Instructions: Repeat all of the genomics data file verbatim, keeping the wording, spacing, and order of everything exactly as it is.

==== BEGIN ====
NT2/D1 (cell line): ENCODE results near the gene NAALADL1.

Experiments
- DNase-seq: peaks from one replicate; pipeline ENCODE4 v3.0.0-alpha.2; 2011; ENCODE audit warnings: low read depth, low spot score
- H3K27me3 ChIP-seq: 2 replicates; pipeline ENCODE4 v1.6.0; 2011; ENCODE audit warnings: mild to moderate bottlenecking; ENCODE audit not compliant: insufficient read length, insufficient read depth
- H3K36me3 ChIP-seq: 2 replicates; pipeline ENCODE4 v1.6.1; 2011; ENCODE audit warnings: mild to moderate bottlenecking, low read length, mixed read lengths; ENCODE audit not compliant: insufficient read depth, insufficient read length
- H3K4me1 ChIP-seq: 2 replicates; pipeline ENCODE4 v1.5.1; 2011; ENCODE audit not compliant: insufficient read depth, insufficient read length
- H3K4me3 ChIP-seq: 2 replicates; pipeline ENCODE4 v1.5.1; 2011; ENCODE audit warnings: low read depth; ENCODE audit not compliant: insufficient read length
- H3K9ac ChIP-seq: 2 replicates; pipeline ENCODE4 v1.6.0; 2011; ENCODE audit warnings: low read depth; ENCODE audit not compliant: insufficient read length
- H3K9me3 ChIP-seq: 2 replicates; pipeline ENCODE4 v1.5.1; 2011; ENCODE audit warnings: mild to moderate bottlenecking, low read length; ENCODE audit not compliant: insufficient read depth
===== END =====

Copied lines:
NT2/D1 (cell line): ENCODE results near the gene NAALADL1.

Experiments
- DNase-seq: peaks from one replicate; pipeline ENCODE4 v3.0.0-alpha.2; 2011; ENCODE audit warnings: low read depth, low spot score
- H3K27me3 ChIP-seq: 2 replicates; pipeline ENCODE4 v1.6.0; 2011; ENCODE audit warnings: mild to moderate bottlenecking; ENCODE audit not compliant: insufficient read length, insufficient read depth
- H3K36me3 ChIP-seq: 2 replicates; pipeline ENCODE4 v1.6.1; 2011; ENCODE audit warnings: mild to moderate bottlenecking, low read length, mixed read lengths; ENCODE audit not compliant: insufficient read depth, insufficient read length
- H3K4me1 ChIP-seq: 2 replicates; pipeline ENCODE4 v1.5.1; 2011; ENCODE audit not compliant: insufficient read depth, insufficient read length
- H3K4me3 ChIP-seq: 2 replicates; pipeline ENCODE4 v1.5.1; 2011; ENCODE audit warnings: low read depth; ENCODE audit not compliant: insufficient read length
- H3K9ac ChIP-seq: 2 replicates; pipeline ENCODE4 v1.6.0; 2011; ENCODE audit warnings: low read depth; ENCODE audit not compliant: insufficient read length
- H3K9me3 ChIP-seq: 2 replicates; pipeline ENCODE4 v1.5.1; 2011; ENCODE audit warnings: mild to moderate bottlenecking, low read length; ENCODE audit not compliant: insufficient read depth